In 2007, I accepted a job in Japan to be an Assistant Language Teacher (ALT). I had no prior experience teaching, but I knew that I wanted to working with children and support them to reach their full potential. Through my inexperience I began my journey to understanding the mechanics of how people learn and discovered the important role they played to creating engaging lesson. Fast forward to present day, understanding how people learn was just the tip of the iceberg when it comes to instructional design. Learning about the design thinking process and being able to put theory into practice, has allowed me to experience how much more impact a learner centered approach to development can be.
Using the design thinking process to develop the virtual orientation experience helped me to create a solution-based approach to solving a membership sustainability problem at the Municipal Finance Officers’ Association (MFOA). Upon reflecting on the process here are a few valuable insights that I have gained:
- The design thinking process is a collaborative one
The development of the orientation experience would have been vastly different if I only considered my own ideas and thoughts. At each stage, I reached out to MFOA members, staff, and stakeholders who were willing to share their thoughts and provide insight into their experience with the organization. The collaboration effort has made the experience and the creation of the digital learning resource something that members can truly benefit from. It was encouraging and inspirational for me to see how willing people were to open up and provide honest feedback when I explained what I was hoping to achieve.
- The importance of budgeting realistic time frames
Each stage required more time than I expected. This was especially true during the Empathize stage. I initially scheduled 20-minute interviews, but those conversations ended up lasting around 60 minutes. At the Prototype stage, the useful and constructive feedback took more time for me to distill and evaluate which elements I would need to incorporate. I am hoping that as I continue to familiarize myself with the process that it would be smoother and that I will be able to discover ways to become more efficient during each process.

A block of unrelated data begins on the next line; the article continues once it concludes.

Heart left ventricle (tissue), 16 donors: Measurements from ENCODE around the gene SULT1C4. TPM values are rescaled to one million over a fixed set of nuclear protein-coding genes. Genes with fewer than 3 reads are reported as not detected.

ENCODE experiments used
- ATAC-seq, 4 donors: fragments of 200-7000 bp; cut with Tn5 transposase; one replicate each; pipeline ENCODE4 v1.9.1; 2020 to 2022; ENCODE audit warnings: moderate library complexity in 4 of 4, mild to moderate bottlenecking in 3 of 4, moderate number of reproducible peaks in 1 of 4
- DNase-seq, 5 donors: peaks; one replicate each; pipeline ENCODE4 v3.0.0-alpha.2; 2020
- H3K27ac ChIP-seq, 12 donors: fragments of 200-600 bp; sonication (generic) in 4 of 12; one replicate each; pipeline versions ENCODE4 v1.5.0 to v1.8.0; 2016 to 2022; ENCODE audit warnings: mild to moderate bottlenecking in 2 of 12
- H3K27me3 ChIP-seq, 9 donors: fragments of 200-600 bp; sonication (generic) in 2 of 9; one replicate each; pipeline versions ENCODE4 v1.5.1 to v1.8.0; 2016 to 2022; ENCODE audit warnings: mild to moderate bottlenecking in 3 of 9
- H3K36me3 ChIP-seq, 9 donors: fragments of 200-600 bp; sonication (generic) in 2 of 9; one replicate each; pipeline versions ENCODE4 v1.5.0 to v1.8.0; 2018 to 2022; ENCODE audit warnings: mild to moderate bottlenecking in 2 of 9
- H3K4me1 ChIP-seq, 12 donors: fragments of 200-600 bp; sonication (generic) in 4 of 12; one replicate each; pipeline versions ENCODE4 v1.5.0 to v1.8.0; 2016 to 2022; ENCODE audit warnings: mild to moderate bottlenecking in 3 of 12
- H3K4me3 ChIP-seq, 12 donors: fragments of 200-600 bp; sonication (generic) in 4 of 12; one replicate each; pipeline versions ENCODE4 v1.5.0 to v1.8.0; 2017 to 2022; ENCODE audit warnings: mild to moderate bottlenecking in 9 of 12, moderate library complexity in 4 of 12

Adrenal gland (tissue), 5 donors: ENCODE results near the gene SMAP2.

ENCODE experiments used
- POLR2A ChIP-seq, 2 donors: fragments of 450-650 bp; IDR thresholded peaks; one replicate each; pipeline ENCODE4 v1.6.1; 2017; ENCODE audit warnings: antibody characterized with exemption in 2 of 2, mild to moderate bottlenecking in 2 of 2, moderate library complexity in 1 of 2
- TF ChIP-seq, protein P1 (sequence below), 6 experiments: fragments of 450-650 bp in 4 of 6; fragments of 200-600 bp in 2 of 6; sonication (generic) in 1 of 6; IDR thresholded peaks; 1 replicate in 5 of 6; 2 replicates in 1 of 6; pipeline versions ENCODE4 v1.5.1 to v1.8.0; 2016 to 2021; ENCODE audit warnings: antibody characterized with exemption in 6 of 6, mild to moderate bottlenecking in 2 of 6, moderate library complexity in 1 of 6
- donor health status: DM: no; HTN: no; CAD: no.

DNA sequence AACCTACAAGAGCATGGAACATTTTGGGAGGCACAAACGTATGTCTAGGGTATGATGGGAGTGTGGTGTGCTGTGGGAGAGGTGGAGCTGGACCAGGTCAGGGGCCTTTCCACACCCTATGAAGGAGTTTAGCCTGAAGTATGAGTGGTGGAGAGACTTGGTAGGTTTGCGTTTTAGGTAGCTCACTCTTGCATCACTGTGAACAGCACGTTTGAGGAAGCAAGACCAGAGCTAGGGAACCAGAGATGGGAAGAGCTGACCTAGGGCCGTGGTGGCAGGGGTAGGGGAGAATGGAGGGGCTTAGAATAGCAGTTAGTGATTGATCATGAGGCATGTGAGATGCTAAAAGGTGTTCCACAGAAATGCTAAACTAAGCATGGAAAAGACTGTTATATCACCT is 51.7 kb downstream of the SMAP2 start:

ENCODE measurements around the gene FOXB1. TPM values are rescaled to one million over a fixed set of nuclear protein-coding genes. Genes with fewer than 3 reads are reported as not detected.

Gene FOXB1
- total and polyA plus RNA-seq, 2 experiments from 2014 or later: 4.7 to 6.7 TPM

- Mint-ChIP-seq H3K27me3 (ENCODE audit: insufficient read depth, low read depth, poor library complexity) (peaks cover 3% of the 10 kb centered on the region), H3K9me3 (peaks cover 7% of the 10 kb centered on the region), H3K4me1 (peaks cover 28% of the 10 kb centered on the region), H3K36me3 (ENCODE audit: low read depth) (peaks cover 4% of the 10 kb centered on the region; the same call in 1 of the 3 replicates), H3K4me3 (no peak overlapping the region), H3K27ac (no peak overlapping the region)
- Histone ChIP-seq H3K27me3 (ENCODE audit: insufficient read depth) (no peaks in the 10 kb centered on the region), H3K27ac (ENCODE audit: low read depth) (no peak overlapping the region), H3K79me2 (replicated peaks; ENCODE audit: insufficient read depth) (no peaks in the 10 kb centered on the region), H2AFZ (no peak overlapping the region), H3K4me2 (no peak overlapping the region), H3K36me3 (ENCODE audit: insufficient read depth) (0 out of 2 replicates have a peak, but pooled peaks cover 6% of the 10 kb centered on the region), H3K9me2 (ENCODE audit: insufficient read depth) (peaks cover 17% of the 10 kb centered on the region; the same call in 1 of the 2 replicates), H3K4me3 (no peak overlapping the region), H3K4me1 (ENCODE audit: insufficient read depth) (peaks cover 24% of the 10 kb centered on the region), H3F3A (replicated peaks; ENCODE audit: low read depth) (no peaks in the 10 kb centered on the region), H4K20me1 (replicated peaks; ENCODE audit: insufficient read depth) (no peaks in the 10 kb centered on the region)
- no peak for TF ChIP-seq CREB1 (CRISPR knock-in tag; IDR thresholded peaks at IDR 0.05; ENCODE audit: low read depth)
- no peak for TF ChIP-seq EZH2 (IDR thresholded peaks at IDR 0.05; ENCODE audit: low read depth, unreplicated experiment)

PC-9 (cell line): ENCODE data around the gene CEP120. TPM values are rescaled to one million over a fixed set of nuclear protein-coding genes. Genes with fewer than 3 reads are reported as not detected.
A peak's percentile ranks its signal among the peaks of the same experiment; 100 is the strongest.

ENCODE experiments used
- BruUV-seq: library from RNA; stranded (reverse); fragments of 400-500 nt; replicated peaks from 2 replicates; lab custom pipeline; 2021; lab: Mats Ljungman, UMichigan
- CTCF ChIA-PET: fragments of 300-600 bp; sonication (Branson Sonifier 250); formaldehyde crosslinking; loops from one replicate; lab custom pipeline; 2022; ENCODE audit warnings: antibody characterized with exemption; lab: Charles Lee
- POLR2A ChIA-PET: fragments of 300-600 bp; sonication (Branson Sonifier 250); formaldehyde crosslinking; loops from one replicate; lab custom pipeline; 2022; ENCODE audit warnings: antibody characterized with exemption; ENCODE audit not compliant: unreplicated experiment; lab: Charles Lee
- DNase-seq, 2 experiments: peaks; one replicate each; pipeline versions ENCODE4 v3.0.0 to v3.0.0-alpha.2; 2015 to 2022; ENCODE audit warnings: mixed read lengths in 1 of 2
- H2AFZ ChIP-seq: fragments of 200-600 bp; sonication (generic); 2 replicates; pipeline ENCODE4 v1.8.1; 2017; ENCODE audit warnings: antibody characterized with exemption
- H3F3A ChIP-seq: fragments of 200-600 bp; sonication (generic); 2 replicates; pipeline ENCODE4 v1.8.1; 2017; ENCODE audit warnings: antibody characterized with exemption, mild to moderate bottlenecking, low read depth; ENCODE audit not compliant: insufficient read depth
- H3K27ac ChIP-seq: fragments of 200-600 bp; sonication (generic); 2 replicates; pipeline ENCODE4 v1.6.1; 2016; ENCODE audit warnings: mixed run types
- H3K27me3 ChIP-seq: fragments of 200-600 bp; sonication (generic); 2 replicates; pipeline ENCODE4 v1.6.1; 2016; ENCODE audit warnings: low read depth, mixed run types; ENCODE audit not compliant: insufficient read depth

- The design thinking process is not a linear
This statement is often echoed in literature, discussions and conversations that have taken place so far during the MALAT program. There are going to be changes and iterations throughout the development journey. While working on creating a virtual orientation experience, I found that I had to revisit some of the initial ideas and feedback to help redirect my focus. It was challenging and frustrating at times because I felt as if I was going around in circles and not making any significant progress. However, I knew the integrity of the virtual orientation experience would suffer if those concerns were not addressed. I believe this is part of the learning process and what the design process entails. Continuing to becoming more comfortable with pivoting, being adaptive and agile throughout the development journey will hopefully produce a better resource for the end users.
- Thinking of the end user from beginning to the end
There were times where I caught myself thinking more like a facilitator than the end users when creating my prototype. What surprised me was how much more mindful and cognisant I needed to be not just at the beginning of the design theory process, but throughout. For myself, a consistent user centered and empathetic approach was more challenging than anticipated. I am more familiar with being behind the scenes and planning out what needs to be done, but now adding an additional layer to providing enough information and guidance to users of the virtual orientation was a newer experience.
This course has been wonderful and such an eye-opening experience. The theoretic and practical elements all came together and provided me with the opportunity to develop something from the ground up. Creating the virtual orientation experience has helped me to understand how to approach solving problems by using a structured, but also dynamic approaches to designing solutions.